Across the Warsaw Pact, something was happening. De-Stalinization was instituted in 1956, which quickly, in the permissive 1960s, allowed heavy state funding for the arts (freeing filmmakers from concerns of commercial viability) to combine with outspoken political conversation and avant-garde theory. In Poland, Hungary, and Czechoslovakia in particular, the period from de-Stalinization until August 1968, when Soviet tanks rolled into Prague in response to talk of democratic elections, an end to the Prague Spring and the beginning of the harsh censorship of Normalization — this period saw an unparalleled boom in filmmaking in Eastern Europe easily rivaling that of the French New Wave at the time.
Walerian Borowczyk and Jan Lenica, House (Dom), 1958
The Czechoslovak New Wave is a discussion — many discussions — all of its own, but today, I'm most interested in Polish film, in particular Polish animation, which remained extremely influential (perhaps because animation received less scrutiny from censors) throughout the 70s and until martial law was declared against the Polish workers' Solidarity movement at the end of 1981.
Progressive trends in post-Stalinist Polish animation seem to be rooted in early work from Jan Lenica and Walerian Borowczyk in the 1950s, culminating in a series of works together, like the surreal, dissociative “House”, above, and the beautiful, disturbing nightmare cities of their independent work in the early 1960s, both depending heavily on cut-paper stop-motion techniques that suggest Terry Gilliam two decades later (he acknowledges the influence). Lenica's “Labyrinth”, for instance, is an astonishingly political product of Communist rule, and illustrates the level of freedom allowed filmmakers at the time.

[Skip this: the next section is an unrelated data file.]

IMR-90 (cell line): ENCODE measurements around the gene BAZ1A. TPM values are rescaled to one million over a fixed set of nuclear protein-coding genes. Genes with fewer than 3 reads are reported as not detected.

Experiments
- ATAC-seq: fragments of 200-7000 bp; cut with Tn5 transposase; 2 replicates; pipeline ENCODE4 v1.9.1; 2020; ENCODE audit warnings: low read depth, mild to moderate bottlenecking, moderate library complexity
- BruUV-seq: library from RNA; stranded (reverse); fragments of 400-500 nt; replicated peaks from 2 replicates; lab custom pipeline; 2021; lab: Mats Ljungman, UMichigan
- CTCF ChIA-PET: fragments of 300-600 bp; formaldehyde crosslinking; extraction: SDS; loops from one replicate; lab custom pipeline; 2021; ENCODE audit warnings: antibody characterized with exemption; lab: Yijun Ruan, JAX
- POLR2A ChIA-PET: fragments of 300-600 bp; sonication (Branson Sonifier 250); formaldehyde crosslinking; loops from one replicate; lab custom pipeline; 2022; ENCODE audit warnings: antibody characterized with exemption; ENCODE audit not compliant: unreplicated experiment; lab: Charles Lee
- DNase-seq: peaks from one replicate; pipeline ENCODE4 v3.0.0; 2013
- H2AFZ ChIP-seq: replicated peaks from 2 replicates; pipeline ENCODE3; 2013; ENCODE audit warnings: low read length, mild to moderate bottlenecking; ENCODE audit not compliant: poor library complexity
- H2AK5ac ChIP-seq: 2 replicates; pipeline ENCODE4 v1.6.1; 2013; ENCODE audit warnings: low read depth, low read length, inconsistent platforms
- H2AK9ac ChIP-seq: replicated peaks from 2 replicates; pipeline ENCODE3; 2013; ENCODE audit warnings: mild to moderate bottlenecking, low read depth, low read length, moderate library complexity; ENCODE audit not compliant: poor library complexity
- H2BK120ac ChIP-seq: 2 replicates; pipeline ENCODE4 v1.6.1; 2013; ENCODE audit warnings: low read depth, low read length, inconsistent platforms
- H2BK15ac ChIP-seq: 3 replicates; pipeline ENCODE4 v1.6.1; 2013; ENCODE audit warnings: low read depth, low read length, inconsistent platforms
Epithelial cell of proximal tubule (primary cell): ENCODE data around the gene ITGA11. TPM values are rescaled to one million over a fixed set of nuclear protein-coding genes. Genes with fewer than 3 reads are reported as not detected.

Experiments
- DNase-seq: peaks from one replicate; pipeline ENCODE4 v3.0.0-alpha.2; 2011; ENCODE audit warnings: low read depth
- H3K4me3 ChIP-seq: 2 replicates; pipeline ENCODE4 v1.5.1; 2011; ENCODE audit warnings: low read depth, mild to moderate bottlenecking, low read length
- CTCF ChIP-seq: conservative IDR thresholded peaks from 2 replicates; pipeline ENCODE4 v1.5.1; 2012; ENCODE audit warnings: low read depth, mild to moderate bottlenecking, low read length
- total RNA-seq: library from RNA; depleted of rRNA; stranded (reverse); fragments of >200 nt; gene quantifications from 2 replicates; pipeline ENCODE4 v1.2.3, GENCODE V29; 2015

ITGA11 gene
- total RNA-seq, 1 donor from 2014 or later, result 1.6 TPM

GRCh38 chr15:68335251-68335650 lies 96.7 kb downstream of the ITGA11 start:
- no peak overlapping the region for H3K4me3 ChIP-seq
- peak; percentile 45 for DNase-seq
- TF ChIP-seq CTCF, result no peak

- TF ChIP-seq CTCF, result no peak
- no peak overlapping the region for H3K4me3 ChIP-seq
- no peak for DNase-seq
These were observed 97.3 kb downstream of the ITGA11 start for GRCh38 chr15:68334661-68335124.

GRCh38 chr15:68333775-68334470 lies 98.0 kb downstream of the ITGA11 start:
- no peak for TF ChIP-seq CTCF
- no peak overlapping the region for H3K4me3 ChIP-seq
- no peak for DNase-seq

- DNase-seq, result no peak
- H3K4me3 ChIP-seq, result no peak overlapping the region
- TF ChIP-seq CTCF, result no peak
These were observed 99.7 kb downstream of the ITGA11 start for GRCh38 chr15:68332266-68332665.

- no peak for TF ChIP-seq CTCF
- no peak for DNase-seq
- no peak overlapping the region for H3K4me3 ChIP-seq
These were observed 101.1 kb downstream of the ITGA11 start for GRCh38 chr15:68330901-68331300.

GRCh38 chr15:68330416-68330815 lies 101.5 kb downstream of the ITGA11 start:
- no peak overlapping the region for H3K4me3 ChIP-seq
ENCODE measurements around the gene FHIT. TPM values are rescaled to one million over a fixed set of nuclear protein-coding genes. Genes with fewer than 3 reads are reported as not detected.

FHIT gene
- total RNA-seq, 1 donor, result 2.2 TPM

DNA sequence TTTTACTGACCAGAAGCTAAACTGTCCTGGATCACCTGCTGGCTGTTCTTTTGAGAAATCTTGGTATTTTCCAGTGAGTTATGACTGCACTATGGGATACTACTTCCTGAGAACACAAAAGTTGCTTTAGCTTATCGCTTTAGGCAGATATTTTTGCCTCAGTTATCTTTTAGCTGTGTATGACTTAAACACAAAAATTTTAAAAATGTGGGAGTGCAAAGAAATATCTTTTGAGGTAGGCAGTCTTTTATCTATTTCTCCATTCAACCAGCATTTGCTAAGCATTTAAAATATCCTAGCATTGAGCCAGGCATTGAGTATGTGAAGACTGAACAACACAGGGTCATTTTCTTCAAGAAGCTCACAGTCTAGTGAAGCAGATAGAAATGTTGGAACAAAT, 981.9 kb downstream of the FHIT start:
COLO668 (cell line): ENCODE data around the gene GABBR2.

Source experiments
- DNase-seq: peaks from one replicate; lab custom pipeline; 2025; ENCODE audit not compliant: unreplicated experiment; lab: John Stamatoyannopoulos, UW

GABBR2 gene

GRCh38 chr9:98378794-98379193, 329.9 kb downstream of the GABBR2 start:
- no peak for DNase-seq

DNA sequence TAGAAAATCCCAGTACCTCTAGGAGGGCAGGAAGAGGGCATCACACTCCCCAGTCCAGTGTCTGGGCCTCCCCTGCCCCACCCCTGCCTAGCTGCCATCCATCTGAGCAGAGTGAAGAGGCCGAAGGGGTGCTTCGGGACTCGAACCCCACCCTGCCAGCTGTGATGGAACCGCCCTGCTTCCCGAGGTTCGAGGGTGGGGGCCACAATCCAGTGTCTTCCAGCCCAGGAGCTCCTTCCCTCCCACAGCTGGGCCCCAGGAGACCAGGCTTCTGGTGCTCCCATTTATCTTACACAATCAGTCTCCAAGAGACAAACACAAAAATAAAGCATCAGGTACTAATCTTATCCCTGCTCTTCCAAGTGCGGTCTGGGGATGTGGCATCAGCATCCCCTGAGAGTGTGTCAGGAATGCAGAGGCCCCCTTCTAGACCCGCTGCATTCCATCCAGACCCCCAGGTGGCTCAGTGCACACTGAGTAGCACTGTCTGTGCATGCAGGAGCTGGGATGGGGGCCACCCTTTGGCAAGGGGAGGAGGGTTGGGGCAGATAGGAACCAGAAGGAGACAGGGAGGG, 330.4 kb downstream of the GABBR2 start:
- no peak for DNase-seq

Jan Lenica, Labyrinth, 1963
In the same year, Borowczyk, having emigrated to France like many other Polish filmmakers of the era (Andrzej Zulawksi, Roman Polanski, Lenica himself) made the even more ambiguous, haunting “The Games of Angels”, which has a certain similarity of mood, but an even darker vision suggesting the “factories” of the holocaust.
Walerian Borowczyk, The Games of Angels (Les Jeux des Anges), 1964
Other Borowzyk work of the period included collaboration with Chris Marker of “La Jetee” fame, and the eerie reverse stop-motion of “Renaissance” wherein a destroyed room attempts to reassemble itself.
Walerian Borowczyk & Chris
Marker, Les Astronauts, 1959
Walerian Borowczyk, Renaissance, 1963
Soon, however, Borowczyk would switch to primarily live-action features, turning his surrealism to emphasizing weird erotic tension in films like Goto, the Island of Love and The Beast (for anyone demanding a “Beauty in the Beast” with explicit Beast sex, an audience that proved extremely limited judging from critical reception). Back in Poland though, the same year that Borowczyk turned to live action for Goto, haunted stop-motion allegory was still going strong back in Poland.
Stefan Schabenbeck, Stairs (Schody), 1968